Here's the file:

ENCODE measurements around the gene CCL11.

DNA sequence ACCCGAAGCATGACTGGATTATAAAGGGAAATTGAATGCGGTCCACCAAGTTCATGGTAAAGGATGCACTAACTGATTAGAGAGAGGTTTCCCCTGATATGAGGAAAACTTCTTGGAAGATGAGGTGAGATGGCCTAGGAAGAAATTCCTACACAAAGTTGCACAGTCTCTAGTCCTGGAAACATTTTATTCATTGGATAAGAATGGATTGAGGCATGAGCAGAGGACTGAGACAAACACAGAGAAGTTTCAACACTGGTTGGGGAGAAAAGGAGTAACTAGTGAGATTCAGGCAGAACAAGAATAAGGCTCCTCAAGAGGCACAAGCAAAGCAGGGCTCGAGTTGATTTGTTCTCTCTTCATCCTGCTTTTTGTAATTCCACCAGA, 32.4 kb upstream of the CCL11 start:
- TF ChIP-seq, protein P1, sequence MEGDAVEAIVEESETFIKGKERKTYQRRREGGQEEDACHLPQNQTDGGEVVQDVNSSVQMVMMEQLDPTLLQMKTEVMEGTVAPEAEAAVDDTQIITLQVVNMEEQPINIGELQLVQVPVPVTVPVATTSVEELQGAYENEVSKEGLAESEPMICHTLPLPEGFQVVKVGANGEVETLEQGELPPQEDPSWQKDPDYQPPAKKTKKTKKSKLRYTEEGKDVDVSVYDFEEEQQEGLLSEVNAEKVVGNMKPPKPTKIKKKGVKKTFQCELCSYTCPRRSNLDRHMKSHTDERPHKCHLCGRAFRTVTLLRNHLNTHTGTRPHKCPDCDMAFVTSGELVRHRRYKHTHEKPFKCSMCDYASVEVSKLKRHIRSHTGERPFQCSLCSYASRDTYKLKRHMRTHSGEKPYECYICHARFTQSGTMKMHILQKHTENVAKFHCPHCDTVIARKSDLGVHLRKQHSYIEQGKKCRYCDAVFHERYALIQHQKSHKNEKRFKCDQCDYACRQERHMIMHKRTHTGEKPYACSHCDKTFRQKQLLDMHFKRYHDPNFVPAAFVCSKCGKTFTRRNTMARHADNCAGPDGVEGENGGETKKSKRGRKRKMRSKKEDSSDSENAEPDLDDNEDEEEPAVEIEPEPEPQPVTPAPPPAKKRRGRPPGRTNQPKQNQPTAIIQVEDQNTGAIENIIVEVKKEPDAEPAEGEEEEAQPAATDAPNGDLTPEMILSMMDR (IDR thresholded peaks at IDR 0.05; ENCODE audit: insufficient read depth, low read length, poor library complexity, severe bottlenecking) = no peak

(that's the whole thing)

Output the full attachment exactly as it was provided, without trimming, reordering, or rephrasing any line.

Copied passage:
ENCODE measurements around the gene CCL11.

DNA sequence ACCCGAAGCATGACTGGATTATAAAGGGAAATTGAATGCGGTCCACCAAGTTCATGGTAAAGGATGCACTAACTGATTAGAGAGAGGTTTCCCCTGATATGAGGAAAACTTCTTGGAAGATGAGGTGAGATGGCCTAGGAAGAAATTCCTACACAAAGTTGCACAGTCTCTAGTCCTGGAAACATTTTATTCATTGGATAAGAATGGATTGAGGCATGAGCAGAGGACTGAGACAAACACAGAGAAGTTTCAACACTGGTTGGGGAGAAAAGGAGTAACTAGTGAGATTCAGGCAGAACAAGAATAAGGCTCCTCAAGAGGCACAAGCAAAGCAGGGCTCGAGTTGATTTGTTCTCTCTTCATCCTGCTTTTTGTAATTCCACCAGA, 32.4 kb upstream of the CCL11 start:
- TF ChIP-seq, protein P1, sequence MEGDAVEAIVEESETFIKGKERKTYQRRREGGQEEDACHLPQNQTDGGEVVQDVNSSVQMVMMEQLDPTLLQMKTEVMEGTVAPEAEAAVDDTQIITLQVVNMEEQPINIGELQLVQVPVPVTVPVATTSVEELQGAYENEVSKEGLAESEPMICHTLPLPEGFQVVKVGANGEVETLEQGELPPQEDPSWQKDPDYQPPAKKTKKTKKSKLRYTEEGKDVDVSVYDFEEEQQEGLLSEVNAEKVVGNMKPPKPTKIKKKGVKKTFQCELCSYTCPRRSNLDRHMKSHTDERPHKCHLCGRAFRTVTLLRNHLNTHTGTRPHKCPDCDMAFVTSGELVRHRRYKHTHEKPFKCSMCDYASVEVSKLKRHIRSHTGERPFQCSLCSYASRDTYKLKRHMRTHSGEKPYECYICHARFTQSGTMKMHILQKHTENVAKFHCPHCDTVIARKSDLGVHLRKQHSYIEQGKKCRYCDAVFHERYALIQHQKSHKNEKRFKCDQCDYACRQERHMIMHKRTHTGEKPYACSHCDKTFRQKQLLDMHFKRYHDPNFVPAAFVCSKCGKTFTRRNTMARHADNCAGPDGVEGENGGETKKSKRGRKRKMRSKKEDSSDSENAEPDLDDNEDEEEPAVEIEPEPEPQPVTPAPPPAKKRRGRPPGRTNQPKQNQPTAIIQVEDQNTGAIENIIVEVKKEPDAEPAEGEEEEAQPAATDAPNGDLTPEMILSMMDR (IDR thresholded peaks at IDR 0.05; ENCODE audit: insufficient read depth, low read length, poor library complexity, severe bottlenecking) = no peak